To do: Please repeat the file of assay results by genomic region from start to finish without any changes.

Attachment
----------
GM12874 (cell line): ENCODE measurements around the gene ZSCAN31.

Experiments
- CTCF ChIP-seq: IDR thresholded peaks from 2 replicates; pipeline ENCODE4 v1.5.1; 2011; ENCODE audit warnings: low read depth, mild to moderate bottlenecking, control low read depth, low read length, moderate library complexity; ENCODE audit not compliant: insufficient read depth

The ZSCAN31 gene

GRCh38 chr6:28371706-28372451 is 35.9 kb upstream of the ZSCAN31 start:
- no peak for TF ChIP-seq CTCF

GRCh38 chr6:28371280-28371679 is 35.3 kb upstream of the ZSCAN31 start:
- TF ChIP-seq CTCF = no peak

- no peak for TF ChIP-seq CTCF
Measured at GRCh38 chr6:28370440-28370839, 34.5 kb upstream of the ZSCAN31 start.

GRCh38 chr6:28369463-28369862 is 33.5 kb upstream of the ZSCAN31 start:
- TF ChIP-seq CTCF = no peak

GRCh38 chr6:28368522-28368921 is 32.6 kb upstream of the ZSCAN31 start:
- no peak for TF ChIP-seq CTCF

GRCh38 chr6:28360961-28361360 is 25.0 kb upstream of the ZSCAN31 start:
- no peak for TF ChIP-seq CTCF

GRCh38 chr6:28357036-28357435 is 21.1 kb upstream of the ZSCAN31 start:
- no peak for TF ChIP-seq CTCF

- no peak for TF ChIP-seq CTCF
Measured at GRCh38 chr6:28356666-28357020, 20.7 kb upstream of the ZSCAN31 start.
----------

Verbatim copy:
GM12874 (cell line): ENCODE measurements around the gene ZSCAN31.

Experiments
- CTCF ChIP-seq: IDR thresholded peaks from 2 replicates; pipeline ENCODE4 v1.5.1; 2011; ENCODE audit warnings: low read depth, mild to moderate bottlenecking, control low read depth, low read length, moderate library complexity; ENCODE audit not compliant: insufficient read depth

The ZSCAN31 gene

GRCh38 chr6:28371706-28372451 is 35.9 kb upstream of the ZSCAN31 start:
- no peak for TF ChIP-seq CTCF

GRCh38 chr6:28371280-28371679 is 35.3 kb upstream of the ZSCAN31 start:
- TF ChIP-seq CTCF = no peak

- no peak for TF ChIP-seq CTCF
Measured at GRCh38 chr6:28370440-28370839, 34.5 kb upstream of the ZSCAN31 start.

GRCh38 chr6:28369463-28369862 is 33.5 kb upstream of the ZSCAN31 start:
- TF ChIP-seq CTCF = no peak

GRCh38 chr6:28368522-28368921 is 32.6 kb upstream of the ZSCAN31 start:
- no peak for TF ChIP-seq CTCF

GRCh38 chr6:28360961-28361360 is 25.0 kb upstream of the ZSCAN31 start:
- no peak for TF ChIP-seq CTCF

GRCh38 chr6:28357036-28357435 is 21.1 kb upstream of the ZSCAN31 start:
- no peak for TF ChIP-seq CTCF

- no peak for TF ChIP-seq CTCF
Measured at GRCh38 chr6:28356666-28357020, 20.7 kb upstream of the ZSCAN31 start.